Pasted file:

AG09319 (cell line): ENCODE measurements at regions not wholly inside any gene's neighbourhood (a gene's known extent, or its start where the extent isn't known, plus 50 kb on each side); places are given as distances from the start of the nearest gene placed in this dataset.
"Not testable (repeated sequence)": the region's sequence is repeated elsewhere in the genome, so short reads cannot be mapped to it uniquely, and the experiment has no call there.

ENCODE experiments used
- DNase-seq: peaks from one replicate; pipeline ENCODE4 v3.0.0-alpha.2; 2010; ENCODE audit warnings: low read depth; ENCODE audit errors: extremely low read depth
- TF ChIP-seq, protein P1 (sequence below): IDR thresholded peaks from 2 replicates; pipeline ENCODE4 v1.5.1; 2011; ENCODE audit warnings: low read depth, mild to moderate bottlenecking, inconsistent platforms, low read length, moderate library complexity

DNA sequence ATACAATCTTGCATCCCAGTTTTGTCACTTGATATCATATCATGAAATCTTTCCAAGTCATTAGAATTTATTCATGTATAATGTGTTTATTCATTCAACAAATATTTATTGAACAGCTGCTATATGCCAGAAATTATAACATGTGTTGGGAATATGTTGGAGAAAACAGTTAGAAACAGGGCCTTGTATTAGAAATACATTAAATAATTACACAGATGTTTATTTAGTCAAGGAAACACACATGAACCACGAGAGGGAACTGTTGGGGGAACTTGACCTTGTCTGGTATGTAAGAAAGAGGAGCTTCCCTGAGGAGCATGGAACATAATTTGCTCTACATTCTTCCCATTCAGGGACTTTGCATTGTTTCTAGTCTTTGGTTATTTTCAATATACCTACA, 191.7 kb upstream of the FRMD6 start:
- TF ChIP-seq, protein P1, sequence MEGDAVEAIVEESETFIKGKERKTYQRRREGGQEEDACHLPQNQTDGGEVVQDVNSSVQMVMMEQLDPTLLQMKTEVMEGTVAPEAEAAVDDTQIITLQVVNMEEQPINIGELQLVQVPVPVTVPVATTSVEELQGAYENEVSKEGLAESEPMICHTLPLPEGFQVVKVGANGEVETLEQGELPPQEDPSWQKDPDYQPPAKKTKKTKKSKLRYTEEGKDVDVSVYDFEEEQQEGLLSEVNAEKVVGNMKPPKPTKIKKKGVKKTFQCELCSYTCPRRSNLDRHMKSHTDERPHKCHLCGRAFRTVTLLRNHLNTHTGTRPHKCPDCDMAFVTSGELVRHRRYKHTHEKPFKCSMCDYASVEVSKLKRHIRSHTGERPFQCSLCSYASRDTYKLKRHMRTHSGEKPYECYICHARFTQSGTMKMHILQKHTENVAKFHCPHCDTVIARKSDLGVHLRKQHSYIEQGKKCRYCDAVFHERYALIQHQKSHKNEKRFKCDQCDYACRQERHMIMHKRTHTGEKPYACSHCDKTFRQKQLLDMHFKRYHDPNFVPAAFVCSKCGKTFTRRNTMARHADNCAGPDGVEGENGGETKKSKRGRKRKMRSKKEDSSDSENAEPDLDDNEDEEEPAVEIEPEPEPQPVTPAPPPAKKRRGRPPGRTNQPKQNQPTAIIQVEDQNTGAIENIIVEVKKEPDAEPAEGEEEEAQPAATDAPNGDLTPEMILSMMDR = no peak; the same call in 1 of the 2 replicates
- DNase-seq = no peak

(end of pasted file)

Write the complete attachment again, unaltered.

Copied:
AG09319 (cell line): ENCODE measurements at regions not wholly inside any gene's neighbourhood (a gene's known extent, or its start where the extent isn't known, plus 50 kb on each side); places are given as distances from the start of the nearest gene placed in this dataset.
"Not testable (repeated sequence)": the region's sequence is repeated elsewhere in the genome, so short reads cannot be mapped to it uniquely, and the experiment has no call there.

ENCODE experiments used
- DNase-seq: peaks from one replicate; pipeline ENCODE4 v3.0.0-alpha.2; 2010; ENCODE audit warnings: low read depth; ENCODE audit errors: extremely low read depth
- TF ChIP-seq, protein P1 (sequence below): IDR thresholded peaks from 2 replicates; pipeline ENCODE4 v1.5.1; 2011; ENCODE audit warnings: low read depth, mild to moderate bottlenecking, inconsistent platforms, low read length, moderate library complexity

DNA sequence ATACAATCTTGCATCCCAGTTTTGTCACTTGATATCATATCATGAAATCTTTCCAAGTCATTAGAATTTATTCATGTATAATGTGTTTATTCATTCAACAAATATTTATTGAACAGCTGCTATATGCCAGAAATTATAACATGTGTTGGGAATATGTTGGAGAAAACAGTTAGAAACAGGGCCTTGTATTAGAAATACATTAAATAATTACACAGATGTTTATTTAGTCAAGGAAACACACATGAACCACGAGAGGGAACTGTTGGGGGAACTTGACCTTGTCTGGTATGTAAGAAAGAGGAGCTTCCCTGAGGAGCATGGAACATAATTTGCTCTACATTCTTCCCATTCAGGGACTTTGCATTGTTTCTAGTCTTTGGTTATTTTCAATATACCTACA, 191.7 kb upstream of the FRMD6 start:
- TF ChIP-seq, protein P1, sequence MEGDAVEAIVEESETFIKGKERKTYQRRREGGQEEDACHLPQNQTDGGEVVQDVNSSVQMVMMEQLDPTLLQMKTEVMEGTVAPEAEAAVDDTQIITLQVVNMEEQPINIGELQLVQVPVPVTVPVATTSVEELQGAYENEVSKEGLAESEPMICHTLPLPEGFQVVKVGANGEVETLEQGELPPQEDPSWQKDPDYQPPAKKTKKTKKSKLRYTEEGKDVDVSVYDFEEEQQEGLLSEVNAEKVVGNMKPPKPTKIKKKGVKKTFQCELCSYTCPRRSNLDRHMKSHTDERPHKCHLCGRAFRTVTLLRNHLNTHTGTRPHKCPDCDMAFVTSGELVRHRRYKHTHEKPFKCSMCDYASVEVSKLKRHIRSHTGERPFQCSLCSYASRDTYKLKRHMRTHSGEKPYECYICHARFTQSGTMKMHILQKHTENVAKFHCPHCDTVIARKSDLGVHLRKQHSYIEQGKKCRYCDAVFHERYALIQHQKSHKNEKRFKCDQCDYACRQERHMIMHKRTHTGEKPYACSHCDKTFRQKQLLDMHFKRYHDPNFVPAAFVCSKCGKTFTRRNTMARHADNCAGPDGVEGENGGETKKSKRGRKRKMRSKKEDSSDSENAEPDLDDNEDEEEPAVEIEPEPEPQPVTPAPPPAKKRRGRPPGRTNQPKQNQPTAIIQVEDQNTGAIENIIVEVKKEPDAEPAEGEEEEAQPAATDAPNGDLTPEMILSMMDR = no peak; the same call in 1 of the 2 replicates
- DNase-seq = no peak